The most surprising thing about Seattle’s eviction court is that most of the action doesn’t take place in a courtroom at all—it takes place in a hallway. Along the length of this dim, busy corridor that spans the west wing of the King County Courthouse in downtown Seattle, attorneys broker deals and break bad news to tenants for whom one extra paycheck, or a few hundred dollars, represents the difference between housing and homelessness. The harried suit-clad tenants’ attorneys strike a stark contrast to their clients, who pace or slump on well-worn benches, while the landlords and their attorneys cluster impatiently nearby, waiting to find out if tenants plan to settle or take their cases to court.
This hallway links two poles of the justice system. At one end: the King County Bar Association’s Housing Justice Project (HJP), which represents low-income tenants and whose courthouse office is a cluttered, 300-square-foot room. At the other: Courtroom W-325, where tenants who decide not to accept a settlement deal can have their day in court.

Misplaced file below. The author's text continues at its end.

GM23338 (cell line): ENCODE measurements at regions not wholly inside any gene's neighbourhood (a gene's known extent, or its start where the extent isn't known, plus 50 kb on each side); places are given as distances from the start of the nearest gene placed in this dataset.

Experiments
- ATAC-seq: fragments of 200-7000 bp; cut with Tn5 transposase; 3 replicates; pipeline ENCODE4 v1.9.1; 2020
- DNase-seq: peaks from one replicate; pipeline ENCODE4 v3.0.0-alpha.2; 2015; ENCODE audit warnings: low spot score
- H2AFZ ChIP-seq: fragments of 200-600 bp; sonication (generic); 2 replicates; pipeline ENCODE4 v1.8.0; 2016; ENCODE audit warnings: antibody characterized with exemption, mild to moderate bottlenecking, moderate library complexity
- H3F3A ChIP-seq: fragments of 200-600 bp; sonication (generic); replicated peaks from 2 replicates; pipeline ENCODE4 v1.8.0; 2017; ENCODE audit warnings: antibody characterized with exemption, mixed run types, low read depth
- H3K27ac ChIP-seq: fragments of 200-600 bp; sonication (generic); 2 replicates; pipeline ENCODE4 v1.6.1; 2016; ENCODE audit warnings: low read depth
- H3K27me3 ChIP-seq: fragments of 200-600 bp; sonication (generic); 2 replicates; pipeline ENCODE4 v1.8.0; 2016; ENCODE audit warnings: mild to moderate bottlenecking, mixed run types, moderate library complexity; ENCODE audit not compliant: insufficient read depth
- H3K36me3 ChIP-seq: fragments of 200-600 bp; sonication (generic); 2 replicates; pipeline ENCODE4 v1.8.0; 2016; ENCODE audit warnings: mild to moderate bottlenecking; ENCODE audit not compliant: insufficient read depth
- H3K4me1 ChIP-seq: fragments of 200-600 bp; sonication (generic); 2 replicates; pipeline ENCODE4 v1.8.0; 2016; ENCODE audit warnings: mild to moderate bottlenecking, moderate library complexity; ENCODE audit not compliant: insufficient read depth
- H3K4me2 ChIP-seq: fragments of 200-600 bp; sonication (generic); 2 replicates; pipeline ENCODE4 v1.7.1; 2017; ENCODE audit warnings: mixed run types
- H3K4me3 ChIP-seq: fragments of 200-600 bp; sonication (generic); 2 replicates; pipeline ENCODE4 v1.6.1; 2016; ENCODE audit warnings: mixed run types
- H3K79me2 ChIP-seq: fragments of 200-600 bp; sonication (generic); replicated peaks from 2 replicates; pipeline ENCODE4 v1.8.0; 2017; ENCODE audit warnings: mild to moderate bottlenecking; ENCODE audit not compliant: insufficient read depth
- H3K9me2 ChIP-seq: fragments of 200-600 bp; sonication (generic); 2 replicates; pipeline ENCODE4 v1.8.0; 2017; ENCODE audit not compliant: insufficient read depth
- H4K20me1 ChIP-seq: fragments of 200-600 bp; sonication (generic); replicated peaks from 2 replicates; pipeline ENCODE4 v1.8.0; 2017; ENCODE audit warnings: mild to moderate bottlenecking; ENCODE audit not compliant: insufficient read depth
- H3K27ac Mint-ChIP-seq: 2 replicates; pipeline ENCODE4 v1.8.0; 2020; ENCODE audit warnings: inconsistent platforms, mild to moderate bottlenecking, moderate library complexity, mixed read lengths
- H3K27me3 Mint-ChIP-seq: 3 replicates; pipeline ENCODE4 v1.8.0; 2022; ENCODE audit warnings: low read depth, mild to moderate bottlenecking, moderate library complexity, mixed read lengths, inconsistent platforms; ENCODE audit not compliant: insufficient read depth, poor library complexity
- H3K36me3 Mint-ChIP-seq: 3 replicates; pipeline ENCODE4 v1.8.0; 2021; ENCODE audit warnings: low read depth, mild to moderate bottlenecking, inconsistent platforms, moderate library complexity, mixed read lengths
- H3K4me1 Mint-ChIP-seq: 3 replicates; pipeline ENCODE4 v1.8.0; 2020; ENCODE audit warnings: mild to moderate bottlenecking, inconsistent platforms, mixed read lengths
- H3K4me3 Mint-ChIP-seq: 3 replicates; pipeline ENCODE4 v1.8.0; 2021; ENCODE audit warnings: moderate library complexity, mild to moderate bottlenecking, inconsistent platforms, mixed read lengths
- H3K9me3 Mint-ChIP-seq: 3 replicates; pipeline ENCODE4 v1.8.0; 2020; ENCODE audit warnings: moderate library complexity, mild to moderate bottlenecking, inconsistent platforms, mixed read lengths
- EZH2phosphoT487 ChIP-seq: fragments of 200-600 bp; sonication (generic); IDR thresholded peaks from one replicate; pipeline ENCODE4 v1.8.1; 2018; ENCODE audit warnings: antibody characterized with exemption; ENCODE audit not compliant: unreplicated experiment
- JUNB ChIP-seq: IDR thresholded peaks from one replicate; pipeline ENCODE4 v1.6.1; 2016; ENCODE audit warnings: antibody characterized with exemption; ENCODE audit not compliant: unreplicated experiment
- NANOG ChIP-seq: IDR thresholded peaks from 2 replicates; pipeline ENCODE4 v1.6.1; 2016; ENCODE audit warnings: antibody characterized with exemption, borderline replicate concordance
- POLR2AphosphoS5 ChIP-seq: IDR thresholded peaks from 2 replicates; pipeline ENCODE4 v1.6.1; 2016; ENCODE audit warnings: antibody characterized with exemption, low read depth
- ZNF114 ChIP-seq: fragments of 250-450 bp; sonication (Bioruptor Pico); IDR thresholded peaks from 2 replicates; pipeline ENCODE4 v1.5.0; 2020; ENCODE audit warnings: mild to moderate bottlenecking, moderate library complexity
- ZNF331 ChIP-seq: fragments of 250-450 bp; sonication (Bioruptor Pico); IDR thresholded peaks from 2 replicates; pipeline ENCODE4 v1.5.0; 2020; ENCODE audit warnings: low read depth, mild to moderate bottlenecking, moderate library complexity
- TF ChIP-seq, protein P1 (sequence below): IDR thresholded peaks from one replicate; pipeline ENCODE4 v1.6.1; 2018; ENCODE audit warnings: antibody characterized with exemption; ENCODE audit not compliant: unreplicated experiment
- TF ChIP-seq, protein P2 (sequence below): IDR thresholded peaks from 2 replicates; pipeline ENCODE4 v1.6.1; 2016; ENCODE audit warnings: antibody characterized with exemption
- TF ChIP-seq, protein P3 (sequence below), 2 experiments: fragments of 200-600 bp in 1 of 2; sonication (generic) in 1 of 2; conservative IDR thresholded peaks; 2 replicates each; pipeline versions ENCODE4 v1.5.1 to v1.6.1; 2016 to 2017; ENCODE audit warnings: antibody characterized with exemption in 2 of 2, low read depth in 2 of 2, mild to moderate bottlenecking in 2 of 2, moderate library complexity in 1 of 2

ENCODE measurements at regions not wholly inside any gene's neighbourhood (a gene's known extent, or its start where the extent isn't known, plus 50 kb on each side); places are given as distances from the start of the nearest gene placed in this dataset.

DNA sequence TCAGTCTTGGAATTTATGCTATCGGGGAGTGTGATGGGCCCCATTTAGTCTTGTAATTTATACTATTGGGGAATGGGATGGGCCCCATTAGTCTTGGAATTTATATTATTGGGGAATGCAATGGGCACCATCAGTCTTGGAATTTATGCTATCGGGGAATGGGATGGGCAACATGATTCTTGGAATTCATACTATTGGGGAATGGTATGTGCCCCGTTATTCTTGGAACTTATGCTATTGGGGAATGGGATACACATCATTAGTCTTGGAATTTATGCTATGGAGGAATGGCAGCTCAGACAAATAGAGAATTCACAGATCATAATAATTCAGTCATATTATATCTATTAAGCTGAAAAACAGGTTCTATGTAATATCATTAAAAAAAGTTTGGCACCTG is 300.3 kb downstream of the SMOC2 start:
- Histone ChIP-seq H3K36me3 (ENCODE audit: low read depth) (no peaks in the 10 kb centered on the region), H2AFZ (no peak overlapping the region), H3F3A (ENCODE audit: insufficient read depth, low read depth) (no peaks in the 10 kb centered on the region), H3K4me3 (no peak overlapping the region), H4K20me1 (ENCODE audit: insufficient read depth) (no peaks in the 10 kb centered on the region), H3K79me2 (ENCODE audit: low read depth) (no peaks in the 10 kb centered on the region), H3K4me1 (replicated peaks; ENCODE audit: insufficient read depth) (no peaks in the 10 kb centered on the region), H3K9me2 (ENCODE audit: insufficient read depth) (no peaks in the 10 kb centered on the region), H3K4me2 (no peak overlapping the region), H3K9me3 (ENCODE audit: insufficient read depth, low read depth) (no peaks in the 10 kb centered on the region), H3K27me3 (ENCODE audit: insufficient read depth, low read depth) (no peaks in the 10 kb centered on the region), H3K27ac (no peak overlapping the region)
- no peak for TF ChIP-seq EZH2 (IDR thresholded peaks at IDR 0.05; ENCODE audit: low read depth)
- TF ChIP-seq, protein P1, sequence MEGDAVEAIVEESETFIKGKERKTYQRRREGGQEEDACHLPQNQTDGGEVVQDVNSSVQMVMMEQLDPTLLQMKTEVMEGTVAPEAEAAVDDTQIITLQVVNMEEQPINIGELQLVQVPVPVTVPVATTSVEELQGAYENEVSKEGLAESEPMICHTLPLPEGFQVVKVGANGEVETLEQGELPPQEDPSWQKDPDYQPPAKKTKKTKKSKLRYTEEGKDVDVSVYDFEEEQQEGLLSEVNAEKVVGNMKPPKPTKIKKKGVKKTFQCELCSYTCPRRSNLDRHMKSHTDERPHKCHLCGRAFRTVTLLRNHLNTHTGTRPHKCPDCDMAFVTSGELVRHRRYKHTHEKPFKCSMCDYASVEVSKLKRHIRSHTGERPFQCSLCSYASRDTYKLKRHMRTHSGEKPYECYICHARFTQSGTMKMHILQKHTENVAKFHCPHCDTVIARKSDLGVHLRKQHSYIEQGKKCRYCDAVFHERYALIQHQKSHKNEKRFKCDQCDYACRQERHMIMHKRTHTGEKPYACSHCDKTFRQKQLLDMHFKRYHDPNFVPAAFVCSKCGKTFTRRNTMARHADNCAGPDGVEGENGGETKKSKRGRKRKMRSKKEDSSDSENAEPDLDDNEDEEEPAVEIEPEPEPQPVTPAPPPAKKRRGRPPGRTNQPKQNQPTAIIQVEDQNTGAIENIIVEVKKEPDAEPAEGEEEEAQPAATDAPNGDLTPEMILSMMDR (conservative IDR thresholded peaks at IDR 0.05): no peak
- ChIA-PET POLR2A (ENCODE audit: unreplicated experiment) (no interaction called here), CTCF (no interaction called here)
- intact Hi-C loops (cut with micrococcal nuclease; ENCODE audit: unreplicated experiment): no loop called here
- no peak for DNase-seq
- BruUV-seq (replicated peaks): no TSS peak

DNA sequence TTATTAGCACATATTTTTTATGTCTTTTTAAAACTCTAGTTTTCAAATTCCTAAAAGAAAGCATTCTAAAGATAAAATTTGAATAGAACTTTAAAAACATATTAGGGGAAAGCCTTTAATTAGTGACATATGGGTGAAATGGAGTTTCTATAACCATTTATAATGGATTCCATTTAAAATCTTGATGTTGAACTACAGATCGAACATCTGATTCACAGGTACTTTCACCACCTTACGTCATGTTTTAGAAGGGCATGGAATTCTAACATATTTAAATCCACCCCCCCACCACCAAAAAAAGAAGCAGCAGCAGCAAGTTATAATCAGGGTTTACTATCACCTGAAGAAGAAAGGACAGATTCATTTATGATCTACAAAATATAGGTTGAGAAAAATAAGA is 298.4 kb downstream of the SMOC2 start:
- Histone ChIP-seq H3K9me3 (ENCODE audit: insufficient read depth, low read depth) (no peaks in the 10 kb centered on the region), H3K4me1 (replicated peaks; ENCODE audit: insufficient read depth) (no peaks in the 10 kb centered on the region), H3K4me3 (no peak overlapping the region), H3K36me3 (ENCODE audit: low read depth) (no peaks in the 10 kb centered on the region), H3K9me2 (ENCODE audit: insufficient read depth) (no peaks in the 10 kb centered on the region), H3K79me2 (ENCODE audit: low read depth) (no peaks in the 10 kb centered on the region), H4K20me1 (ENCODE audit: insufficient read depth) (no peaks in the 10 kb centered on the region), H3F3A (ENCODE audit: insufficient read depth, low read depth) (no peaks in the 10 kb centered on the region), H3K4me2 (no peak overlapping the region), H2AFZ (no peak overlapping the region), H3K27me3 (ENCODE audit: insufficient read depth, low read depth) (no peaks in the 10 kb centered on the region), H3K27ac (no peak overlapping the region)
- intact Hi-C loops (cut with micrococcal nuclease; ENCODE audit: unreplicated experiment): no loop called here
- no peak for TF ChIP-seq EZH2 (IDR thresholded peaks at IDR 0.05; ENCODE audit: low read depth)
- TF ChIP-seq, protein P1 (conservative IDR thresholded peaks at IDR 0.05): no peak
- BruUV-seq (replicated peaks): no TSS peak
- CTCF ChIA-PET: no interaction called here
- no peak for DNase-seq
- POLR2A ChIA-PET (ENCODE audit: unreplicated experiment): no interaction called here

About half of the landlords in Seattle—both nonprofit agencies, such as the Low-Income Housing Institute and the YWCA of Seattle, and private companies, such as Epic Asset Management, which collectively own hundreds of apartments around the city—are represented by a single law firm, Seattle-based Puckett & Redford. The firm’s pugnacious litigator Ryan Weatherstone paces back and forth in the hallway, occasionally poking his head in the door of the HJP office to yell at the organization’s managing attorney, Edmund Witter. “Stop [expletive] sandbagging me, Ed!” Weatherstone shouts late one morning, when it’s clear that the day’s cases will drag on into the afternoon. Witter rolls his eyes. It’s unclear how much of this is performance, how much genuine frustration.